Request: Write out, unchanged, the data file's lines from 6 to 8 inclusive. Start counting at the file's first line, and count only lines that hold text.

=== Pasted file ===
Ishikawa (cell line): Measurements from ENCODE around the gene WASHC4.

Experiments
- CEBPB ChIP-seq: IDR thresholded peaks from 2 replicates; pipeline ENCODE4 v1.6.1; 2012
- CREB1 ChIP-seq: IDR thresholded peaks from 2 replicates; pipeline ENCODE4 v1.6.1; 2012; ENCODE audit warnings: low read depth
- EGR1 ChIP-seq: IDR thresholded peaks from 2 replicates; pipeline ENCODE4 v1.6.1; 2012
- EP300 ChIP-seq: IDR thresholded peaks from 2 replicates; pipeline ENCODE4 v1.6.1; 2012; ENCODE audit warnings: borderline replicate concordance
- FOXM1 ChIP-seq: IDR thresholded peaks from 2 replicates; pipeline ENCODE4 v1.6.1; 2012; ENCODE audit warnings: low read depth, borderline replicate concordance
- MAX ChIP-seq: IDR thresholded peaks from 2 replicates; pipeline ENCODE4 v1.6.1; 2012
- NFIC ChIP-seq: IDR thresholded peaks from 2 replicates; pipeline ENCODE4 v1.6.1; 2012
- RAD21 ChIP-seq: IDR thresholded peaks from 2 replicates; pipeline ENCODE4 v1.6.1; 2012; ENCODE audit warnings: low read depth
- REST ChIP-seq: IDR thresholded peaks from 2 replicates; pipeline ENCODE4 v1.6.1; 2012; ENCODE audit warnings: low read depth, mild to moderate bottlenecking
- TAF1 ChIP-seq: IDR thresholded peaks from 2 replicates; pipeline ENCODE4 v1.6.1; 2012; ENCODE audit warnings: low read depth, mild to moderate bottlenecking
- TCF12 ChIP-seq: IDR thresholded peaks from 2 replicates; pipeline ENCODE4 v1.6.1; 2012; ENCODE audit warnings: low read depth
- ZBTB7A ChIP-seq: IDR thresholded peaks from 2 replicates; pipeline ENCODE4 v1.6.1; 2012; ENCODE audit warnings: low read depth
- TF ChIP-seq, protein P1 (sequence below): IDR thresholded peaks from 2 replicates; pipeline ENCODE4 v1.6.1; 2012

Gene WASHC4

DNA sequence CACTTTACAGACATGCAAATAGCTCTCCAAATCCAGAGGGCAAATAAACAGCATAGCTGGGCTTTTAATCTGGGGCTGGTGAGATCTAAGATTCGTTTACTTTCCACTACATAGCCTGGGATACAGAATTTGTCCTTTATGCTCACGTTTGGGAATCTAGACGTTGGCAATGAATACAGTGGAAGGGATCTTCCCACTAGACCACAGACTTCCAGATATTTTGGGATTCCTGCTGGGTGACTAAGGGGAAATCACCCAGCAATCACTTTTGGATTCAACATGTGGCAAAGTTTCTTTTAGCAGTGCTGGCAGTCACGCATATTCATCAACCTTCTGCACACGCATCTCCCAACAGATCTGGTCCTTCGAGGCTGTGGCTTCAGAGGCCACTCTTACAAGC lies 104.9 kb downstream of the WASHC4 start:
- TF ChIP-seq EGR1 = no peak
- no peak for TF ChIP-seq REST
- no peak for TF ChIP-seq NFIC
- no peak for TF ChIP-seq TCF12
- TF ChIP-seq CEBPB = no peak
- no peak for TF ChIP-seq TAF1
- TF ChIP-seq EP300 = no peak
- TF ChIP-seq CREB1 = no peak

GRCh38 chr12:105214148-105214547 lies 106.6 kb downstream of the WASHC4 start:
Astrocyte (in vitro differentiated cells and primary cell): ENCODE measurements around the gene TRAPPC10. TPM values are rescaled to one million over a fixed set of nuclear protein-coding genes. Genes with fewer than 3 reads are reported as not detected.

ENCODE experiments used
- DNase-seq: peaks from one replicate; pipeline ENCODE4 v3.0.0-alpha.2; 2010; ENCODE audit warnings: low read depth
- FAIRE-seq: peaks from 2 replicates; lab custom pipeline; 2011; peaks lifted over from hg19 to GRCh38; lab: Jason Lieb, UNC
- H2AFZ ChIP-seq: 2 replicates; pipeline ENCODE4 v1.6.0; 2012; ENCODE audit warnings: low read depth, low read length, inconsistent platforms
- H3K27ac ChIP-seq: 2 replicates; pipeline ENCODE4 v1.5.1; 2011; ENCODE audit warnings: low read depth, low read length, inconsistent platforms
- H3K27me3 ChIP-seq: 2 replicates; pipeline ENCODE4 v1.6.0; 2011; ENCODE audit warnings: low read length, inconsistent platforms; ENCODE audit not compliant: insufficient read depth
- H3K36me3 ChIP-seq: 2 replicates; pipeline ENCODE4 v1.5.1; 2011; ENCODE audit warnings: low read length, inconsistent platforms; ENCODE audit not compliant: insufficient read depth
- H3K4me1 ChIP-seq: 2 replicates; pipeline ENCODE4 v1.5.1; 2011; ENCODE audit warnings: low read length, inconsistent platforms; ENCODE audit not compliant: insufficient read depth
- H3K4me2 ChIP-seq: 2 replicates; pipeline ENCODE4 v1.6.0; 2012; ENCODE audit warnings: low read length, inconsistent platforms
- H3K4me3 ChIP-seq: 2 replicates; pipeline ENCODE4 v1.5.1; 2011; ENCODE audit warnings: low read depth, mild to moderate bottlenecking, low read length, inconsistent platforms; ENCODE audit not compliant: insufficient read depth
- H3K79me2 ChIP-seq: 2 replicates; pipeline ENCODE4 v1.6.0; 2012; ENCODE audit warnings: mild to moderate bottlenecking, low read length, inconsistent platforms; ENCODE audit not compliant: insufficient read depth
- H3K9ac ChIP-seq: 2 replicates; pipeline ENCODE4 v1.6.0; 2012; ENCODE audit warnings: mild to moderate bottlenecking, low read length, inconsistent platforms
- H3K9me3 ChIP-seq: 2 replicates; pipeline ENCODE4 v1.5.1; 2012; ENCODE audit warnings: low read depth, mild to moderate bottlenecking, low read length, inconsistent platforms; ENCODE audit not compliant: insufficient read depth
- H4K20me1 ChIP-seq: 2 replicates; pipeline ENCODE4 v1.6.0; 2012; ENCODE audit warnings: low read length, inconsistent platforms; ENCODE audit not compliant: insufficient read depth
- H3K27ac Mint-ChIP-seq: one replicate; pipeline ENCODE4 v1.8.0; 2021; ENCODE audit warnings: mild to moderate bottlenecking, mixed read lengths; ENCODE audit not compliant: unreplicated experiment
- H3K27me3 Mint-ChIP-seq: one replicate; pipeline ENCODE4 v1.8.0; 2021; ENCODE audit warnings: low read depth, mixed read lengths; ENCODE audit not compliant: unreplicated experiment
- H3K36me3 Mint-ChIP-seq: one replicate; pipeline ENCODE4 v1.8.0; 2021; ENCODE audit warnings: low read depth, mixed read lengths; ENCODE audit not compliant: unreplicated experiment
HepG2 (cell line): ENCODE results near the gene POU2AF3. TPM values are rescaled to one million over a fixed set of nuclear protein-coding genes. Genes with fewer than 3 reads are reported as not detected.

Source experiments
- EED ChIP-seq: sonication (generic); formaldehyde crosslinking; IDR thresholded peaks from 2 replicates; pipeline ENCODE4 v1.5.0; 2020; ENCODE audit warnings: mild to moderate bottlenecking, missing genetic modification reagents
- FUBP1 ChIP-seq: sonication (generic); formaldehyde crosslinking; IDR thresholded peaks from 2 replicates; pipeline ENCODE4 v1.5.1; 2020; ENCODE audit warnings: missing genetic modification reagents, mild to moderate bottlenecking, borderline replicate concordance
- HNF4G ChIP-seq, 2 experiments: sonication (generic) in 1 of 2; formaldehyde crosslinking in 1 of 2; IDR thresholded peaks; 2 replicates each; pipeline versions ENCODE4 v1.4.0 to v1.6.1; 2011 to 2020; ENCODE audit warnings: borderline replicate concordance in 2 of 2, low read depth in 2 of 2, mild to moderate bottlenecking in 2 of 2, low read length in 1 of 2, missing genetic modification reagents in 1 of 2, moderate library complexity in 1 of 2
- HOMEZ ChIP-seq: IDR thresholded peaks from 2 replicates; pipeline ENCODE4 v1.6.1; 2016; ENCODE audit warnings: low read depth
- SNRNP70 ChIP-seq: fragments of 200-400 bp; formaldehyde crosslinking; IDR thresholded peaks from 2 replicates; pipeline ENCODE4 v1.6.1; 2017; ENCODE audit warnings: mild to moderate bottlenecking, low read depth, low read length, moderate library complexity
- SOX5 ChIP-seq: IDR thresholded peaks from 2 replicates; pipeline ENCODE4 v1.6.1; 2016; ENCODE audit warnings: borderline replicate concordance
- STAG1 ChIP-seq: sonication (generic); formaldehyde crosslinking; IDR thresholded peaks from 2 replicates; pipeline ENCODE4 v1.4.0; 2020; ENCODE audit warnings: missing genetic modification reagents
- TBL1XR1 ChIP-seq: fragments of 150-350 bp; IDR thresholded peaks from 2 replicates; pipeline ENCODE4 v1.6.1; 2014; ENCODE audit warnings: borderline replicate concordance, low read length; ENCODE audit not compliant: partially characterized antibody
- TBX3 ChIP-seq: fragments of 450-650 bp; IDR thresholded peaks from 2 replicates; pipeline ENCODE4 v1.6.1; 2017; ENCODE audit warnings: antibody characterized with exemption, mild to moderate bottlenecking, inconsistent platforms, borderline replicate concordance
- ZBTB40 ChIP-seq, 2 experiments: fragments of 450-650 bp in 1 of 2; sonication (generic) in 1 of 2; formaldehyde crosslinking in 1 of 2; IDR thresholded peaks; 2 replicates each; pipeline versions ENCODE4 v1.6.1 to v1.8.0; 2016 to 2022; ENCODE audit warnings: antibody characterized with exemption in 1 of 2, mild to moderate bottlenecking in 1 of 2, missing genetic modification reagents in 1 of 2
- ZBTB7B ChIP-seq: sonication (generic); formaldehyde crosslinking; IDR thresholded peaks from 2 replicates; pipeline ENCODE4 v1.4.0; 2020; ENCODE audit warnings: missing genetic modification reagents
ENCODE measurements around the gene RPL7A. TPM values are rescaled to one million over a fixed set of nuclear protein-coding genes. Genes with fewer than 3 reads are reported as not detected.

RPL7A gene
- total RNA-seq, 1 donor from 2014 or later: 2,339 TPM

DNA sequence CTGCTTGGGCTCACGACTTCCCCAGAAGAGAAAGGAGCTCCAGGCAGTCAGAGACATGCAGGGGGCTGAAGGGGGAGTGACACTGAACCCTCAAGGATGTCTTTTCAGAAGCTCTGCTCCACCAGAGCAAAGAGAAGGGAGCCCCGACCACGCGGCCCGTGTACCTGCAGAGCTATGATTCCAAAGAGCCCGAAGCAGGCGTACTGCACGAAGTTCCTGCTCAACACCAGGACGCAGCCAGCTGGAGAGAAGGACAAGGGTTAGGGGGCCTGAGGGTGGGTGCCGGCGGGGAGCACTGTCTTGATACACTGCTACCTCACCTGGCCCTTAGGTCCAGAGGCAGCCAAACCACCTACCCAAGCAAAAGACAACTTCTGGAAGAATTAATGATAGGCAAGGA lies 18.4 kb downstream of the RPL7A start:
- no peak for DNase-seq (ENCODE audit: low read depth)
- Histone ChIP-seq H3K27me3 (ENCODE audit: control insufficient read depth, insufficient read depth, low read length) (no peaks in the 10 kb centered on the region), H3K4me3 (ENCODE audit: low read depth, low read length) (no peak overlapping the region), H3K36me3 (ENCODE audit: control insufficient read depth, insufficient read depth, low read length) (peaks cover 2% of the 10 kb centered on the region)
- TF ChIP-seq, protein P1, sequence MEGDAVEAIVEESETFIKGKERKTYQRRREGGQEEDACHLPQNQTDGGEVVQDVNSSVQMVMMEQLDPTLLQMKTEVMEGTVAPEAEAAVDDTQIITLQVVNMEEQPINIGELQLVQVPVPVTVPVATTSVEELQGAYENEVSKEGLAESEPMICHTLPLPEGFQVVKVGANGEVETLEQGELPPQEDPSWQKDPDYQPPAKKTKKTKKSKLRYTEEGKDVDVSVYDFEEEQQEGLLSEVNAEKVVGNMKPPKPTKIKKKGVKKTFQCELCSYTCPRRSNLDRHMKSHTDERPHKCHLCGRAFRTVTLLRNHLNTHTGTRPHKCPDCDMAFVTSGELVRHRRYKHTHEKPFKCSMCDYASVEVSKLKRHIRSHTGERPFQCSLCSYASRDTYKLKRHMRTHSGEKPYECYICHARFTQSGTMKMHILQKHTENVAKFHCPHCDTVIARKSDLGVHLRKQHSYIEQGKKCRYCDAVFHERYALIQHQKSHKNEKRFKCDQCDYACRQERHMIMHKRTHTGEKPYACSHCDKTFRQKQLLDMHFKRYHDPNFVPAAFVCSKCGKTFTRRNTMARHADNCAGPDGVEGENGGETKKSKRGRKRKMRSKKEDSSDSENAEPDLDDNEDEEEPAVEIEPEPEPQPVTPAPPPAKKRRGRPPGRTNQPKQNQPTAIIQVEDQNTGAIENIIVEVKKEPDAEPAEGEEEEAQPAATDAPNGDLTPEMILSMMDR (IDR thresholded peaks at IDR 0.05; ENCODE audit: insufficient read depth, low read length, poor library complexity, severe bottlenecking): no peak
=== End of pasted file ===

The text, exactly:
- EP300 ChIP-seq: IDR thresholded peaks from 2 replicates; pipeline ENCODE4 v1.6.1; 2012; ENCODE audit warnings: borderline replicate concordance
- FOXM1 ChIP-seq: IDR thresholded peaks from 2 replicates; pipeline ENCODE4 v1.6.1; 2012; ENCODE audit warnings: low read depth, borderline replicate concordance
- MAX ChIP-seq: IDR thresholded peaks from 2 replicates; pipeline ENCODE4 v1.6.1; 2012